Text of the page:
It seems rather coincidental that earlier this week Dread Central had the opportunity to speak with Hitchcock director Sacha Gervasi while we’re in the midst of celebrating Indie Horror Month right now.
After all, Gervasi’s latest project explores the Master of Suspense’s personal and professional life while making Psycho– one of the most influential and successful independent horror movies of all time – and the UK-born filmmaker himself found much success on the festival circuit with his often moving and hilarious documentary Anvil: The Story of Anvil, which he produced independently back in 2008.
During our chat with Gervasi, we heard more about his involvement with Hitchcock and the parallels he found between himself and the legendary director’s career paths. Gervasi also discussed the controversy of tackling such a well-known figure like Alfred Hitchcock, his upcoming project about “Fantasy Island” star Hervé Villechaize (Tattoo) with Peter Dinklage, and much more.
Dread Central: Congrats on a great film- I really had a lot of fun with Hitchcock. How did you get attached to the project?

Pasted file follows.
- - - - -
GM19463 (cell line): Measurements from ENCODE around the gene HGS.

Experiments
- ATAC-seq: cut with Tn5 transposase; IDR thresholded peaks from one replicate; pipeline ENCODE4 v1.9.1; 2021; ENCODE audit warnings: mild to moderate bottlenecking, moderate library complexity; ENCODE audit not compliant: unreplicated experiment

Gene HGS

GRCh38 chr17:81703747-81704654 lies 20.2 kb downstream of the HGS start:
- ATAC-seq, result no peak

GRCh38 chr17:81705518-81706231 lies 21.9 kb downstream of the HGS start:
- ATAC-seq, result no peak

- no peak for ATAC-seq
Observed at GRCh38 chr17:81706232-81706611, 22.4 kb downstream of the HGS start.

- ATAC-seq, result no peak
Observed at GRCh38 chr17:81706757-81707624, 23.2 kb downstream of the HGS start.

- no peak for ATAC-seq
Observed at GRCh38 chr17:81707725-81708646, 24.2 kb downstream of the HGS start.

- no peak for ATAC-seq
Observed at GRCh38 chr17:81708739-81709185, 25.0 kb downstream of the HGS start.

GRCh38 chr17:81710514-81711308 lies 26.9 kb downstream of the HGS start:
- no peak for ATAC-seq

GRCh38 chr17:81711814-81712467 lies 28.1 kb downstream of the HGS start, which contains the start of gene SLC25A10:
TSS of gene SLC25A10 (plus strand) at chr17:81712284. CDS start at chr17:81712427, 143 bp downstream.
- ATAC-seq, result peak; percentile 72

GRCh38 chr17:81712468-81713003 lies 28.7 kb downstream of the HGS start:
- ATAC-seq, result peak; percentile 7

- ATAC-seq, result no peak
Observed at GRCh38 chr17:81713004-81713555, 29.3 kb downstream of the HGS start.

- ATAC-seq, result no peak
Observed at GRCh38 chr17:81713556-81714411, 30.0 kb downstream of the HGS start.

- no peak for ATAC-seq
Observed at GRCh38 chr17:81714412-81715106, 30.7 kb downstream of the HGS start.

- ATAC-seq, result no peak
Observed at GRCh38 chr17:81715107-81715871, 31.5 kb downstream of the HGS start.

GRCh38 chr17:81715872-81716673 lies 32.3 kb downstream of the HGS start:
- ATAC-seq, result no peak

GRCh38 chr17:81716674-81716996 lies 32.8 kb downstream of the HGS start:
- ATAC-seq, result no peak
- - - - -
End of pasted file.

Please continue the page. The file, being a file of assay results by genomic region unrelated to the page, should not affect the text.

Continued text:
Sacha Gervasi: Oh, thank you; we really had a blast making the movie. And the project just sort of came to me; the script had been on black list but I didn’t really know the story behind Psycho so it was a bit shocking to me. I just found it fascinating that one of the greatest directors of his or any time that was coming off the massive success of a film like North by Northwest wasn’t able to get someone to make Psycho with him so he was forced to take such a huge risk, risking all his money and his reputation just so he could feel passionate about making movies and telling stories like he used to when he made them on his own terms. He was also searching for relevancy and I found that fascinating as well.
What I also enjoyed about this story is that going in, you knew about his obvious brilliance and his huge ego or the neurotic side of him and the complex relationships he shared with actresses; but what most of us didn’t know was Alma’s story and that was the thing that really surprised me the most because I knew of her existence but I had no idea really that she was his greatest collaborator throughout most of his career.
Dread Central: Between your work on Anvil and here on Hitchcock, it seems that you have a knack for exploring unconventional real-life characters- do you ever find any parallels between yourself and your subjects at all?